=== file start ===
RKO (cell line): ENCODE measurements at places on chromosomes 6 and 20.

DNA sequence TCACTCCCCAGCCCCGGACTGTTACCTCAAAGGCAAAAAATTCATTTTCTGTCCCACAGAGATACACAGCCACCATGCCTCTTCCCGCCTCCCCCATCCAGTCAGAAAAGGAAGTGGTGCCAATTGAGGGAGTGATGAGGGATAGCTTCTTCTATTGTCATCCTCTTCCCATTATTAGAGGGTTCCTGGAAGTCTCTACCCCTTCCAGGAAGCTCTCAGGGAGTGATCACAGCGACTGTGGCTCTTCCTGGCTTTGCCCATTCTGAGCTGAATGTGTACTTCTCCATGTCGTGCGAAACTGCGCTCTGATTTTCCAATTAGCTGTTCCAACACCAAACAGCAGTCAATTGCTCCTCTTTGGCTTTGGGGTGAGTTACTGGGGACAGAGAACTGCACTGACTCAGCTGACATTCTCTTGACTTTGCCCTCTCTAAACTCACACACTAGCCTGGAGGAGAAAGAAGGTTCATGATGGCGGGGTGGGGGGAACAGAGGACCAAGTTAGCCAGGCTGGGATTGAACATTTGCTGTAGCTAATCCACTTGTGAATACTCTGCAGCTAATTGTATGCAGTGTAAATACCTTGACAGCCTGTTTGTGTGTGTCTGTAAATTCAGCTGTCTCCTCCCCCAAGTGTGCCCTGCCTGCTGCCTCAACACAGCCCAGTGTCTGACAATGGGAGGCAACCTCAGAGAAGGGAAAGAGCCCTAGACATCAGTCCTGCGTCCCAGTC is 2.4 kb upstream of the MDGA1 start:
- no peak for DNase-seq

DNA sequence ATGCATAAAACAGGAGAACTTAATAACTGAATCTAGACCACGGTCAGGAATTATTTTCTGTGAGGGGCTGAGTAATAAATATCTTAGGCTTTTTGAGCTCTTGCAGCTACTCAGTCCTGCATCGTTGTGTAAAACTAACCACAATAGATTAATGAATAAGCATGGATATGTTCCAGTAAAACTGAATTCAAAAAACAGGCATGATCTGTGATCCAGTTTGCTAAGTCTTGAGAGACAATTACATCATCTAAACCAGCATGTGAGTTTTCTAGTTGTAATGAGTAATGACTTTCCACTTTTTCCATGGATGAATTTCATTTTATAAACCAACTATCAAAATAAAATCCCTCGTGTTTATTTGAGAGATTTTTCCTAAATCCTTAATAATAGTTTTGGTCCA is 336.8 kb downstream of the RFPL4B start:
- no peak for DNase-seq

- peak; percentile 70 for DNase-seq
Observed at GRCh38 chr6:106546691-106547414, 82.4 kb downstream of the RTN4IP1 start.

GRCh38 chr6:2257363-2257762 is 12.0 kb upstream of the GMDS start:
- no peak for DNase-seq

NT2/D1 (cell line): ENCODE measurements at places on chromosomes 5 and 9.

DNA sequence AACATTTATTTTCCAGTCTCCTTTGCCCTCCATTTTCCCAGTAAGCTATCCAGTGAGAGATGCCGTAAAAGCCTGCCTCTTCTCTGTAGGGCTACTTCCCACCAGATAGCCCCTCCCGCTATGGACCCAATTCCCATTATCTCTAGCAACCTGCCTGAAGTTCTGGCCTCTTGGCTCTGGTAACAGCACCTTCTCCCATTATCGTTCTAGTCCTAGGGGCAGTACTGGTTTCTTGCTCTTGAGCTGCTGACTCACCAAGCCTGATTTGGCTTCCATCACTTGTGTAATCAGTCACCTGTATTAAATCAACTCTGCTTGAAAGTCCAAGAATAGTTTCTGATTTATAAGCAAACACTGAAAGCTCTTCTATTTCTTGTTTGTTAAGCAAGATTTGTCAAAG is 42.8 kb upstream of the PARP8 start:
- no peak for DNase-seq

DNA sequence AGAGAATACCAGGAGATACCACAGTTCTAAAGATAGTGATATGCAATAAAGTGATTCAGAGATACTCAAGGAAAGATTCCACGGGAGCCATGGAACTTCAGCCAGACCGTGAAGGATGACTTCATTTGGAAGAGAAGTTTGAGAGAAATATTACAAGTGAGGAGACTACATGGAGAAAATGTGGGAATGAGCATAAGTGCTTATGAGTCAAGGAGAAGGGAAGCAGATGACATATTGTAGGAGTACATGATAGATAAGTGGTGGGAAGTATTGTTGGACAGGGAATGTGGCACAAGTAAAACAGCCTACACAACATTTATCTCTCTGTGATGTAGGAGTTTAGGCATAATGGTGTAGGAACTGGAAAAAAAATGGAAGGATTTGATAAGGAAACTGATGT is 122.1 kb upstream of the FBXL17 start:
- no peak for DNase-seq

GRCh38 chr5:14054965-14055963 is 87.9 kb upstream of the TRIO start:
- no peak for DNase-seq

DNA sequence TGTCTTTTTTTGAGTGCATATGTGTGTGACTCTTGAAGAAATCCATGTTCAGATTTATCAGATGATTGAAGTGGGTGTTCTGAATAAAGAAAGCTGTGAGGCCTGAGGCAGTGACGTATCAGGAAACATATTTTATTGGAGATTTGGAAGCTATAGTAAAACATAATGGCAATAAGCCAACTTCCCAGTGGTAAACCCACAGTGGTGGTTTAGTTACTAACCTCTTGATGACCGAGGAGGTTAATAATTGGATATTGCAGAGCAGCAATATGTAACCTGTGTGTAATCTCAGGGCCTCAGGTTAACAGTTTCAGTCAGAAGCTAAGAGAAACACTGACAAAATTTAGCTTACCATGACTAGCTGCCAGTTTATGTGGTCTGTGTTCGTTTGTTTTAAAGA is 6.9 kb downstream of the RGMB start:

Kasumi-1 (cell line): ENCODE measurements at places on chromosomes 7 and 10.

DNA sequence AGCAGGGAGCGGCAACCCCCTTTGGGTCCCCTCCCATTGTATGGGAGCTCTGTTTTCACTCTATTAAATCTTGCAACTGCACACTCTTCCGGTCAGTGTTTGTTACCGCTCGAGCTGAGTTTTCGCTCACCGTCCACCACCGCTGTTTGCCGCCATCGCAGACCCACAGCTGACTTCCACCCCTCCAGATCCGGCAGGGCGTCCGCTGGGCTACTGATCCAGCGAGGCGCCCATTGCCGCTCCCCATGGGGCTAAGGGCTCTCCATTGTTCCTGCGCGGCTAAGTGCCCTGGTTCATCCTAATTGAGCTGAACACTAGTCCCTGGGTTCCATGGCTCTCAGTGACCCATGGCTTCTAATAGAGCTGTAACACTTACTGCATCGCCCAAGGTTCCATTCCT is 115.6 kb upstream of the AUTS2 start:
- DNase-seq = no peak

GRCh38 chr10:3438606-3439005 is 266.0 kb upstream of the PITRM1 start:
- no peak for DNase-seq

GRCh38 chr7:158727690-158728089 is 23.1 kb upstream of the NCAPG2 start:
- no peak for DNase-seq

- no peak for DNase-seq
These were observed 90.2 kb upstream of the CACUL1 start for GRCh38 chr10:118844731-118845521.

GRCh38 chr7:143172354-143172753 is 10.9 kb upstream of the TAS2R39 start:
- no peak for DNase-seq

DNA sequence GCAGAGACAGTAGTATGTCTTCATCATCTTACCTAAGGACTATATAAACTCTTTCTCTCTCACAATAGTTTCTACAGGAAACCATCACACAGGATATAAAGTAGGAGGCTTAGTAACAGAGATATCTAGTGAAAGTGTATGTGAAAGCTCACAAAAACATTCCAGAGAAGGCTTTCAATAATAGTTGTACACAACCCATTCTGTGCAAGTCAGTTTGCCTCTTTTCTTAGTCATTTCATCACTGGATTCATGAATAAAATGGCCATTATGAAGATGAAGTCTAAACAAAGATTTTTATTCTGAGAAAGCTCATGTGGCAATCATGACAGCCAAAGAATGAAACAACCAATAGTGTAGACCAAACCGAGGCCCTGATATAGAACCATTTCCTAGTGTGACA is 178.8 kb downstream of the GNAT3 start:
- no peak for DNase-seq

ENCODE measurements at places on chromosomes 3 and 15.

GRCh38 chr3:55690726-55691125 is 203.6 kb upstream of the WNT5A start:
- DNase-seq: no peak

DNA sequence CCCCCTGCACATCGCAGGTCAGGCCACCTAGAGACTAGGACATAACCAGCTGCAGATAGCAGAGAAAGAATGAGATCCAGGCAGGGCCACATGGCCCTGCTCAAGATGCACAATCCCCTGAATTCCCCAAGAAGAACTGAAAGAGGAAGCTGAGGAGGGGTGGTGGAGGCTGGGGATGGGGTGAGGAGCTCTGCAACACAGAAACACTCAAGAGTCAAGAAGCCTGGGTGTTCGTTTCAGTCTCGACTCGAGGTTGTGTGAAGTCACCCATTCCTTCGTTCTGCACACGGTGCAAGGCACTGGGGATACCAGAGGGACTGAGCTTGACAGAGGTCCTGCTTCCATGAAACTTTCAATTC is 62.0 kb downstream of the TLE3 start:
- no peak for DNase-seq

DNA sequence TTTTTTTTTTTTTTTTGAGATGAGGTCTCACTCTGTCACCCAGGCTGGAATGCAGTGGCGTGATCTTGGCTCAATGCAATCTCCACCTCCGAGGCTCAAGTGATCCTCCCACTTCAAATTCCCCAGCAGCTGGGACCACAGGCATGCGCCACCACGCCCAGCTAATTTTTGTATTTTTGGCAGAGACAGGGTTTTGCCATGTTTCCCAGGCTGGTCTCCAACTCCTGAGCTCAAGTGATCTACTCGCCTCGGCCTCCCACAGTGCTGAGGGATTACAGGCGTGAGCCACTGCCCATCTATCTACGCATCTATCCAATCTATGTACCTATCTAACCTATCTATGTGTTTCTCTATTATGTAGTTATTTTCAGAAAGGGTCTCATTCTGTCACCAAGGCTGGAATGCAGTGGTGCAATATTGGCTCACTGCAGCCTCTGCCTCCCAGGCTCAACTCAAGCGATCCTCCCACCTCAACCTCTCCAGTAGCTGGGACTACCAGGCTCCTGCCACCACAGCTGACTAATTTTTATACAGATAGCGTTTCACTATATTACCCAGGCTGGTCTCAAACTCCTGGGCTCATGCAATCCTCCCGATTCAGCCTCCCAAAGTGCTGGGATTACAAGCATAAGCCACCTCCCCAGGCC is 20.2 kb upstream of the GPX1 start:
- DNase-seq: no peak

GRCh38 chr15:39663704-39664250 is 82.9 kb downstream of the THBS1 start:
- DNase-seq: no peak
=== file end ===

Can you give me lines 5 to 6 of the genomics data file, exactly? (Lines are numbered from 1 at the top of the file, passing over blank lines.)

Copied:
- no peak for DNase-seq

- peak; percentile 70 for DNase-seq